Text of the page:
Posted in Intermediate, Non-Fiction, picture books

Codebreaker Elizebeth Friedman gets a book and a giveaway for Women’s History Month!

Code Breaker, Spy Hunter: How Elizebeth Friedman Changed the Course of Two World Wars, by Laurie Wallmark/Illustrated by Brooke Smart, (March 2021, Abrams), $18.99, ISBN: 9781419739637

Ages 7-9

This picture book biography on code breaker Elizebeth Friedman is a great way to kick off Women’s History Month!  Beginning with her early years as a Shakespeare-loving student and working for an eccentric millionaire, she meets fellow code aficionado and scientist, William Friedman. The two marry, and their expertise in codes and ciphers led to their groundbreaking work in cryptology during World War I. Friedman traveled two worlds, raising her family away from the city and answering the government’s call for help, whether it was to break smuggler’s codes during Prohibition or ferreting out Nazi spies and Japanese spies during World War II. The FBI took credit for the work she and her team did, and she was sworn to secrecy. Her secrets were declassified 35 years after her death in 2015. Laurie Wallmark, a STEM/STEAM biographer for women in STEM, has written several books I’ve brought to my Girls Who Code sessions, including Grace Hopper: Queen of Computer Code (2017) and Ada Byron Lovelace and the Thinking Machine (2015). She has a great way of factual storytelling that show each of her heroines breaking barriers while juggling the weight of societal expectations. Ms. Wallmark does Elizebeth Friedman a great justice and brings her story to a new generation of girls.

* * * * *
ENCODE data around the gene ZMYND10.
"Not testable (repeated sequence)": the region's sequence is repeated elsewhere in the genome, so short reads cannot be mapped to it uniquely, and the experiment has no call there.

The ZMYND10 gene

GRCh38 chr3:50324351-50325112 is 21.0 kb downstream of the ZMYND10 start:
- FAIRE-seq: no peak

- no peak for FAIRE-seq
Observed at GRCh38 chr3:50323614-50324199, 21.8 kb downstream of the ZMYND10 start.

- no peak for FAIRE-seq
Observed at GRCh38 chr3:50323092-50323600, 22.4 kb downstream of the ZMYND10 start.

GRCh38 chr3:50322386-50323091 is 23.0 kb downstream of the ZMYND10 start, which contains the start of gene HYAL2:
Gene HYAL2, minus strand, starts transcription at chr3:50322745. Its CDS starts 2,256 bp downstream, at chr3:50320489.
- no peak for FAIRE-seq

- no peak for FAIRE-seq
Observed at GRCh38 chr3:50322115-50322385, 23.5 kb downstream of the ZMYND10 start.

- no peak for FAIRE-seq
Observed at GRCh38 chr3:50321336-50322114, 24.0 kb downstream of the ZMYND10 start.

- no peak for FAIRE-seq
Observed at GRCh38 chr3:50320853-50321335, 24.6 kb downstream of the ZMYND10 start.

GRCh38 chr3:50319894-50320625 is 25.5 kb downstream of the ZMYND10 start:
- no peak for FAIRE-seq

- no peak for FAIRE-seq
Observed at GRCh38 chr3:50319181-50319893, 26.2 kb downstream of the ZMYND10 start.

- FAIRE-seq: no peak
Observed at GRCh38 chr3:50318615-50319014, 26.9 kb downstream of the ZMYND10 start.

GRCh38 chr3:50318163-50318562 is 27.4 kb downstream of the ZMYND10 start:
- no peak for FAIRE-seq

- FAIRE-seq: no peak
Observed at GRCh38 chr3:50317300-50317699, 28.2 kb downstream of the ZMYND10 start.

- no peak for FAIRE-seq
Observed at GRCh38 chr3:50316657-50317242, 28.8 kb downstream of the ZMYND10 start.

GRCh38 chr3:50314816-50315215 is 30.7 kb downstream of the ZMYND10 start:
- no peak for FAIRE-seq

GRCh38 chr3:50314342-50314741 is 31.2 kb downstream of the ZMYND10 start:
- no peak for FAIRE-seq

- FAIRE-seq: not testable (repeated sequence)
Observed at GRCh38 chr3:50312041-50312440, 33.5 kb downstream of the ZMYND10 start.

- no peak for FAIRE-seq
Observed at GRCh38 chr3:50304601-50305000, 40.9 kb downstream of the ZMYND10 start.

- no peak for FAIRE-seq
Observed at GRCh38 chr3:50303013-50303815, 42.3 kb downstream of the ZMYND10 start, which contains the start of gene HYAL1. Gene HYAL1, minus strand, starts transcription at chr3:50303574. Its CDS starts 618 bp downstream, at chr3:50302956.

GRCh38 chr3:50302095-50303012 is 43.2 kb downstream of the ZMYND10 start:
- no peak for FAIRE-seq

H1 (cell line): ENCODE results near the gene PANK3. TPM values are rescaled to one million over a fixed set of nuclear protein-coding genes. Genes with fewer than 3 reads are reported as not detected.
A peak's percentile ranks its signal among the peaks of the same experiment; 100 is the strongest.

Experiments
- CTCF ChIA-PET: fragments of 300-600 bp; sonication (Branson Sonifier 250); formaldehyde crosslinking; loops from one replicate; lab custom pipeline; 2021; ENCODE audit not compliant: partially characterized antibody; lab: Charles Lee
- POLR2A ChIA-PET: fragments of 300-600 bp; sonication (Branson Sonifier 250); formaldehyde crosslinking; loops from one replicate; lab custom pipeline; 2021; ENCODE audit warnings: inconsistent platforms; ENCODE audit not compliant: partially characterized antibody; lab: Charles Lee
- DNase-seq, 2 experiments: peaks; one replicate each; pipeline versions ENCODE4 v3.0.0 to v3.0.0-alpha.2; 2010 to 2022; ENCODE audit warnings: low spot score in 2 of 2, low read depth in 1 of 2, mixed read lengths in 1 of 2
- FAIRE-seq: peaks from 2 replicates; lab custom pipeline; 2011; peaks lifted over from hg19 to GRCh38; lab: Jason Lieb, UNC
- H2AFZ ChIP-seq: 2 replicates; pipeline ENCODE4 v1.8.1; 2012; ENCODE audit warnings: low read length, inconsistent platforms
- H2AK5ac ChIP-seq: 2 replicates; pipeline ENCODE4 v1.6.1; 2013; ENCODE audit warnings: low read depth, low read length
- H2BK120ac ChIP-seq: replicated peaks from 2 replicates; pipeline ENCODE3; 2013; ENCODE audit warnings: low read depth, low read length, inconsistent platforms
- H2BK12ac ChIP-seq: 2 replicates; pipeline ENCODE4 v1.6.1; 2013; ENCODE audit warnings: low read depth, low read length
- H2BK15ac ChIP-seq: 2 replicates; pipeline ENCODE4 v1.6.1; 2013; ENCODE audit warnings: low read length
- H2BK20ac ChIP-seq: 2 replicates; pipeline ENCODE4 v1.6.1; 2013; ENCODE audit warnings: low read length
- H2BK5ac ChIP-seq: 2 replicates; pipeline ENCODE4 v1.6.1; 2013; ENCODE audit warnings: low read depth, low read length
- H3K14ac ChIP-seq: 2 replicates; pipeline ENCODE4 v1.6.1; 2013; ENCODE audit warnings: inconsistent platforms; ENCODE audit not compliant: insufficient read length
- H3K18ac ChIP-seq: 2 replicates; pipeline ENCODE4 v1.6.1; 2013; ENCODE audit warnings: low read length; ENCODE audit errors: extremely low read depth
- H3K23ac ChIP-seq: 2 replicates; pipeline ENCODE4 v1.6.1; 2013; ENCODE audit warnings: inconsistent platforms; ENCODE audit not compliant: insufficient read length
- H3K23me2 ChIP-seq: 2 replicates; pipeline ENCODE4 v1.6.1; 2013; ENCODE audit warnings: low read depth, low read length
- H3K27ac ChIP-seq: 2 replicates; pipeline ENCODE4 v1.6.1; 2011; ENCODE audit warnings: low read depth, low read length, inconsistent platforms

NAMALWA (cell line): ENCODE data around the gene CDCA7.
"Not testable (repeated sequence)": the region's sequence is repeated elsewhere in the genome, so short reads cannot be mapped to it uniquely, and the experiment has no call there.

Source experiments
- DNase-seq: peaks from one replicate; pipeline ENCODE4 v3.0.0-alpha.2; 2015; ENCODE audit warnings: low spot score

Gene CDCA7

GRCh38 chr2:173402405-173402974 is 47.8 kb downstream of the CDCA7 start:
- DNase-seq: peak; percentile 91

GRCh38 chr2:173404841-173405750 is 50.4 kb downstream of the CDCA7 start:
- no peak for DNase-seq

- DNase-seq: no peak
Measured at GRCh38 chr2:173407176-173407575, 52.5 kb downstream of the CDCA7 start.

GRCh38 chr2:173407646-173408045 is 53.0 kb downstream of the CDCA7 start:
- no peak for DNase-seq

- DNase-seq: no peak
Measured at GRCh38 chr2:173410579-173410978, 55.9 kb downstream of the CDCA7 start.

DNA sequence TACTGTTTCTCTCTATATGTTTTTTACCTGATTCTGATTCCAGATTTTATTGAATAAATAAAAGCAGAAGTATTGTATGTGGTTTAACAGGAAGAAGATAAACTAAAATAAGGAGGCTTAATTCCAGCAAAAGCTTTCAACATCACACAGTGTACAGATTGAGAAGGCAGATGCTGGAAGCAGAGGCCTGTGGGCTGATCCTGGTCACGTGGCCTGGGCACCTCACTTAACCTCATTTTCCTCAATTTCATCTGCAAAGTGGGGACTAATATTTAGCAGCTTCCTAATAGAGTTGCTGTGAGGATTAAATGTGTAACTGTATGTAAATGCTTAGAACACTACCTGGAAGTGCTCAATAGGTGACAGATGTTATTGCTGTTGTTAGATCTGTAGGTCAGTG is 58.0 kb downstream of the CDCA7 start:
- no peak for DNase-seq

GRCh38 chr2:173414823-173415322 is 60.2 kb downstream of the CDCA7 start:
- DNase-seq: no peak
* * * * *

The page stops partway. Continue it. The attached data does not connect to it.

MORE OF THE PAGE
Brooke Smart’s watercolor and gouache paintings sprinkle Friedman quotes throughout and have humorous moments, including a page where a line of coded language wraps itself around an angry group of Nazis as Friedman gazes off sagely on the companion page; one spread has Friedman leading a team of young men through ticker tapes, curling all over the page, likely pointing out how to break codes. She combines the realistic with the imaginative, encouraging readers to let their minds go where coding takes them. Back matter includes an explanation on codes and ciphers, cryptography, and a crack the code exercise, along with a bibliography and timeline of Friedman’s life. An excellent biography on a ’til-now virtually unknown figure in history.

Check out the Code Breaker, Spy Hunter book page on author Laurie Wallmark’s webpage where you’ll find a trailer, cool activity sheets, and more!


Award-winning author Laurie Wallmark has written picture-book biographies of women in STEM fields ranging from computer science to mathematics, astronomy to code breaking. Her books have earned multiple starred reviews, been chosen as Junior Library Guild Selections, and received awards such as Outstanding Science Trade Book, Cook Prize Honor, and Parents’; Choice Gold Medal. She is a former software engineer and computer science professor. She lives in Ringoes, New Jersey. You can find her at

On Twitter: @lauriewallmark

Facebook: @lauriewallmarkauthor

Instagram: @lauriewallmark